The study, published in the May issue of Tissue Engineering, adds to a growing body of research showing that culture techniques can significantly affect cell growth and function. This research shows that cells grown in a laboratory in 3-D environments, not in flat petri dishes, are more like cells grown in the ultimate 3-D environment ?the human body.
"More and more, we're seeing evidence that cells cultured in three dimensions look and behave more like cells in your body," said Diane Hoffman-Kim, the Brown bioengineer who spearheaded the new study, "so culture method is critical. If you want to better understand how the human body behaves or how new drugs might fight disease, 3-D may be a better bet."
For more than 100 years, scientists have grown human cells in flat dishes. In these 2-D glass incubators, better known as petri dishes, cells stick to the bottom and spread out as they multiply. But in the body, cells don't grow that way. They are suspended in fluids and gels and surrounded by other cells. And these cells aren't stuck; they move.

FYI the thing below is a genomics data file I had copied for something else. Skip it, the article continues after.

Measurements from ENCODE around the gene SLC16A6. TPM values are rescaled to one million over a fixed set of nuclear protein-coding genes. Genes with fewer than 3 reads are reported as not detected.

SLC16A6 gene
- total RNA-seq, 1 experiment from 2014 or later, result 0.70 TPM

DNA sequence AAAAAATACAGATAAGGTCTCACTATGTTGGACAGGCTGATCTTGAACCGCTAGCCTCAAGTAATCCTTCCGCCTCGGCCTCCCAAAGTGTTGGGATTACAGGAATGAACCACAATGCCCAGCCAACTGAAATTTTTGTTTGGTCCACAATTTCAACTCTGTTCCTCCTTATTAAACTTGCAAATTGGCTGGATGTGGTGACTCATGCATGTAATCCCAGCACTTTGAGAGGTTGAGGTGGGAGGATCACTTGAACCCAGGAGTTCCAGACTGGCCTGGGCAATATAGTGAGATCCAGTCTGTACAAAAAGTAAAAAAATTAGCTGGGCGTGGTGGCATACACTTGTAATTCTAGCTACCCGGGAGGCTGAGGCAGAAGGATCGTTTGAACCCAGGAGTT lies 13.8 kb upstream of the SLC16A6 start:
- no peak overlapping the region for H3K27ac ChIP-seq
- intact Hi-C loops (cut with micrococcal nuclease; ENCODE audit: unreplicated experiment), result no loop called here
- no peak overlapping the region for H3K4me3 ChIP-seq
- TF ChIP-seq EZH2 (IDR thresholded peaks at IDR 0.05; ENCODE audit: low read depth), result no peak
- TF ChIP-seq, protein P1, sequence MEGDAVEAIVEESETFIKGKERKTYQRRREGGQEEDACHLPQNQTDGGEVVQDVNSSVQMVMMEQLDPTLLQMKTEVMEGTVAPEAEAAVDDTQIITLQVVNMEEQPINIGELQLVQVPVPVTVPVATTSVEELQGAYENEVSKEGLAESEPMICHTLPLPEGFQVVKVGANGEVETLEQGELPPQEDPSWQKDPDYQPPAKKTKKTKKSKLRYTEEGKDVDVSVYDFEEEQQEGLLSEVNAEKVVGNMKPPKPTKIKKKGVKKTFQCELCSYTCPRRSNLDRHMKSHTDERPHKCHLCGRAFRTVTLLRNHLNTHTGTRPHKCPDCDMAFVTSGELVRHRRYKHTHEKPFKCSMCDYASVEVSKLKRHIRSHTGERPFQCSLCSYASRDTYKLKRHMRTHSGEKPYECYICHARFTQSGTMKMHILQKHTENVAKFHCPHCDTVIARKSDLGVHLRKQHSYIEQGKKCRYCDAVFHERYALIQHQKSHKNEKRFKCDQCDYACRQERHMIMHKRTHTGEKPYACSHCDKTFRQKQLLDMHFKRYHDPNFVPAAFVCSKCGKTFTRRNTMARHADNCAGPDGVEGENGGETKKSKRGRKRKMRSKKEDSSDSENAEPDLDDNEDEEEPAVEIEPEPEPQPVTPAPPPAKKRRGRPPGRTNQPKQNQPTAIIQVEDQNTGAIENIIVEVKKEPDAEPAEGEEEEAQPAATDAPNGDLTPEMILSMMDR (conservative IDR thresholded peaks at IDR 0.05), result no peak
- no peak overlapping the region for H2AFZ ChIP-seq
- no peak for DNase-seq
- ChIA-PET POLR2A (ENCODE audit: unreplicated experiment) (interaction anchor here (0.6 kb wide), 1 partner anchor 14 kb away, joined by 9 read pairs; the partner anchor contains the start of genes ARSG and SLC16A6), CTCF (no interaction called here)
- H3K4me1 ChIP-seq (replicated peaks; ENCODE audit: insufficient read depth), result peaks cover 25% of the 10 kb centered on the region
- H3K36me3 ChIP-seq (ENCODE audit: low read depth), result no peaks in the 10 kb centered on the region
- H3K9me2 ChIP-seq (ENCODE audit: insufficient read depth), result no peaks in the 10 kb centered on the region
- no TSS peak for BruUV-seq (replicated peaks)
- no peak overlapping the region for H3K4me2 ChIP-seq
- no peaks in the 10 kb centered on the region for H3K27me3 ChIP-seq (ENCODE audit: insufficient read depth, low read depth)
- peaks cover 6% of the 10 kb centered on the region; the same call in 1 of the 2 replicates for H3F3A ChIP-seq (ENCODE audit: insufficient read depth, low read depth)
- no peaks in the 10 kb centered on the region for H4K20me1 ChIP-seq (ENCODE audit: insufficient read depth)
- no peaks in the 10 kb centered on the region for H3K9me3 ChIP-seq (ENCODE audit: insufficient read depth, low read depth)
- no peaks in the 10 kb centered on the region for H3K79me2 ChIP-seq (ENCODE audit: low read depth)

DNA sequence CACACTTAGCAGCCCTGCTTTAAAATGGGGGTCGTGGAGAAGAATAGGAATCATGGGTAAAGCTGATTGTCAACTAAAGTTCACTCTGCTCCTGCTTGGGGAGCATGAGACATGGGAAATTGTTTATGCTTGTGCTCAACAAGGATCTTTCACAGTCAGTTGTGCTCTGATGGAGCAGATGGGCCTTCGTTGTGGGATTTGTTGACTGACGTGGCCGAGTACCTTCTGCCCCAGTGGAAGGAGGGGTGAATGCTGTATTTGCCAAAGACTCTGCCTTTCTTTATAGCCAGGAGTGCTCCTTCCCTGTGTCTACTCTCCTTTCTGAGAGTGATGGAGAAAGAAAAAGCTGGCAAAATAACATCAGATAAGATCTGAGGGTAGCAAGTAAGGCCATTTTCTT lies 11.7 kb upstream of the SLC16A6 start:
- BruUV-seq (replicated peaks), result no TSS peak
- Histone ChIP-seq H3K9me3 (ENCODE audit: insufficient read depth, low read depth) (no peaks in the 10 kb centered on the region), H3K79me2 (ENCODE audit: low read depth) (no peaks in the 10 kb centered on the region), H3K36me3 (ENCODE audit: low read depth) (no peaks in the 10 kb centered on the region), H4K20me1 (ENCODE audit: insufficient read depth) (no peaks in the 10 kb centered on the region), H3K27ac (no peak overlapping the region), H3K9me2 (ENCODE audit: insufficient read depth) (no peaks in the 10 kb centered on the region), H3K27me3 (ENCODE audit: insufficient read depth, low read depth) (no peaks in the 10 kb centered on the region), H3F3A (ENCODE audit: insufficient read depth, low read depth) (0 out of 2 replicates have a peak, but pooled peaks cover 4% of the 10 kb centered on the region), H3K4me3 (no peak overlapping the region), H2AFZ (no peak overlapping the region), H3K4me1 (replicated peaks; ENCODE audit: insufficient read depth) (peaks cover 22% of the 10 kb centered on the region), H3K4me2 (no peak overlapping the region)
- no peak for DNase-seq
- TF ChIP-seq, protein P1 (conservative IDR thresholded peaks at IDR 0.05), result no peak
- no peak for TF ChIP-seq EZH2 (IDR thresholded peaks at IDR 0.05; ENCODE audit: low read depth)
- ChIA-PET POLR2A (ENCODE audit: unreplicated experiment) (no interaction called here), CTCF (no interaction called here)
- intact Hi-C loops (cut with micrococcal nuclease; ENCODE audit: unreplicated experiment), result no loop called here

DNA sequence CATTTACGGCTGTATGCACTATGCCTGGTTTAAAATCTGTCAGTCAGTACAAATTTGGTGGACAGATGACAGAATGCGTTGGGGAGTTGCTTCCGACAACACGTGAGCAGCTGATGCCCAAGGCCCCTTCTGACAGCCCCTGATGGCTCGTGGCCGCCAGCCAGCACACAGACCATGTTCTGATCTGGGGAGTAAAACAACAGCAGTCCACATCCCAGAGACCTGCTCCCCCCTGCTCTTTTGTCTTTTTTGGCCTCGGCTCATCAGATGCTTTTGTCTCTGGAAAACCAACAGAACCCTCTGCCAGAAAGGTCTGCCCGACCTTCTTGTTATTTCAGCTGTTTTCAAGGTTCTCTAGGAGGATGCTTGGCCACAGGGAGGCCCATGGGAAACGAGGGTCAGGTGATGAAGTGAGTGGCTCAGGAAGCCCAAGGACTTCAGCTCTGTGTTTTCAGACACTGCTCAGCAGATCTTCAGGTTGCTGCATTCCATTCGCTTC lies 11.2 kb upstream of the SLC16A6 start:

As a result, some scientists suspect that hothouse cells do not behave like in vivo varieties. This means that the critical functions scientists are trying to understand by studying these cells ?from the proliferation of cancer to the bacterial assault by antibiotics ?may play out differently. Studies indeed show differences in behavior between cells cultured in 2-D and in 3-D. Cells cultured in 3-D, for example, grow faster.
Hoffman-Kim, an assistant professor of medical science and engineering at Brown, wants to find a way to repair damaged nerve tissue. To get there, she needs to grow nerve cells that will flourish when plac